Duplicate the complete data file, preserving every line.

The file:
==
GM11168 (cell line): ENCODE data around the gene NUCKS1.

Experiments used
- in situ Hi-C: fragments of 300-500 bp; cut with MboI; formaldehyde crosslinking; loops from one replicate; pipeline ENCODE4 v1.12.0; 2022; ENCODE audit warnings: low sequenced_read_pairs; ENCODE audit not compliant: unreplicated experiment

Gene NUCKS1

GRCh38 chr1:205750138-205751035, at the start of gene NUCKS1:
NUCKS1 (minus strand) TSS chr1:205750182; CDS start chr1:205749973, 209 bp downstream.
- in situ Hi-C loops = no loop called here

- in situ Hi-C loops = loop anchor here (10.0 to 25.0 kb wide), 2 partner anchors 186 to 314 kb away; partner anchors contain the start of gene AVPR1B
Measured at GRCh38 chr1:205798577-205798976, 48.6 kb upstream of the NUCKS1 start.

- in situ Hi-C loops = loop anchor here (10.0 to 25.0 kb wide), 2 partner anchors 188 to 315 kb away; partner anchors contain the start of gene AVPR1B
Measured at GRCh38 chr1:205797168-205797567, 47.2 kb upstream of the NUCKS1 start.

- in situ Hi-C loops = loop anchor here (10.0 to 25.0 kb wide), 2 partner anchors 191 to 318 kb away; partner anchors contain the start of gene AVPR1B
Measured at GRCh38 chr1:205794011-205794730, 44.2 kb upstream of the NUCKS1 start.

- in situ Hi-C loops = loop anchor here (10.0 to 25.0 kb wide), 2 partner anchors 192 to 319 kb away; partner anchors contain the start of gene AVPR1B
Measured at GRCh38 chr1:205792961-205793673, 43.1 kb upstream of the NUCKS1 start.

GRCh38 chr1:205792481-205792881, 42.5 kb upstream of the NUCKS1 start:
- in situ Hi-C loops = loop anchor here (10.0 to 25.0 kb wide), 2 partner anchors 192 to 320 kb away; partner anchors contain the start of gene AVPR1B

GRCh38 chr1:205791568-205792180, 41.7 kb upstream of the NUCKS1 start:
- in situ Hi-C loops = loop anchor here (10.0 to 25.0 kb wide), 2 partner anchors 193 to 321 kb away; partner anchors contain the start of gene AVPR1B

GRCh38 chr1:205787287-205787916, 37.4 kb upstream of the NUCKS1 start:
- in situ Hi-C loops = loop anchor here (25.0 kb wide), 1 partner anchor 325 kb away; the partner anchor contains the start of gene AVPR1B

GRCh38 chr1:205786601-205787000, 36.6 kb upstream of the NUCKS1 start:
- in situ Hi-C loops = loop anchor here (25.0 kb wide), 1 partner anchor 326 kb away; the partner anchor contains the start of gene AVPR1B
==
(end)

GM11168 (cell line): ENCODE data around the gene NUCKS1.

Experiments used
- in situ Hi-C: fragments of 300-500 bp; cut with MboI; formaldehyde crosslinking; loops from one replicate; pipeline ENCODE4 v1.12.0; 2022; ENCODE audit warnings: low sequenced_read_pairs; ENCODE audit not compliant: unreplicated experiment

Gene NUCKS1

GRCh38 chr1:205750138-205751035, at the start of gene NUCKS1:
NUCKS1 (minus strand) TSS chr1:205750182; CDS start chr1:205749973, 209 bp downstream.
- in situ Hi-C loops = no loop called here

- in situ Hi-C loops = loop anchor here (10.0 to 25.0 kb wide), 2 partner anchors 186 to 314 kb away; partner anchors contain the start of gene AVPR1B
Measured at GRCh38 chr1:205798577-205798976, 48.6 kb upstream of the NUCKS1 start.

- in situ Hi-C loops = loop anchor here (10.0 to 25.0 kb wide), 2 partner anchors 188 to 315 kb away; partner anchors contain the start of gene AVPR1B
Measured at GRCh38 chr1:205797168-205797567, 47.2 kb upstream of the NUCKS1 start.

- in situ Hi-C loops = loop anchor here (10.0 to 25.0 kb wide), 2 partner anchors 191 to 318 kb away; partner anchors contain the start of gene AVPR1B
Measured at GRCh38 chr1:205794011-205794730, 44.2 kb upstream of the NUCKS1 start.

- in situ Hi-C loops = loop anchor here (10.0 to 25.0 kb wide), 2 partner anchors 192 to 319 kb away; partner anchors contain the start of gene AVPR1B
Measured at GRCh38 chr1:205792961-205793673, 43.1 kb upstream of the NUCKS1 start.

GRCh38 chr1:205792481-205792881, 42.5 kb upstream of the NUCKS1 start:
- in situ Hi-C loops = loop anchor here (10.0 to 25.0 kb wide), 2 partner anchors 192 to 320 kb away; partner anchors contain the start of gene AVPR1B

GRCh38 chr1:205791568-205792180, 41.7 kb upstream of the NUCKS1 start:
- in situ Hi-C loops = loop anchor here (10.0 to 25.0 kb wide), 2 partner anchors 193 to 321 kb away; partner anchors contain the start of gene AVPR1B

GRCh38 chr1:205787287-205787916, 37.4 kb upstream of the NUCKS1 start:
- in situ Hi-C loops = loop anchor here (25.0 kb wide), 1 partner anchor 325 kb away; the partner anchor contains the start of gene AVPR1B

GRCh38 chr1:205786601-205787000, 36.6 kb upstream of the NUCKS1 start:
- in situ Hi-C loops = loop anchor here (25.0 kb wide), 1 partner anchor 326 kb away; the partner anchor contains the start of gene AVPR1B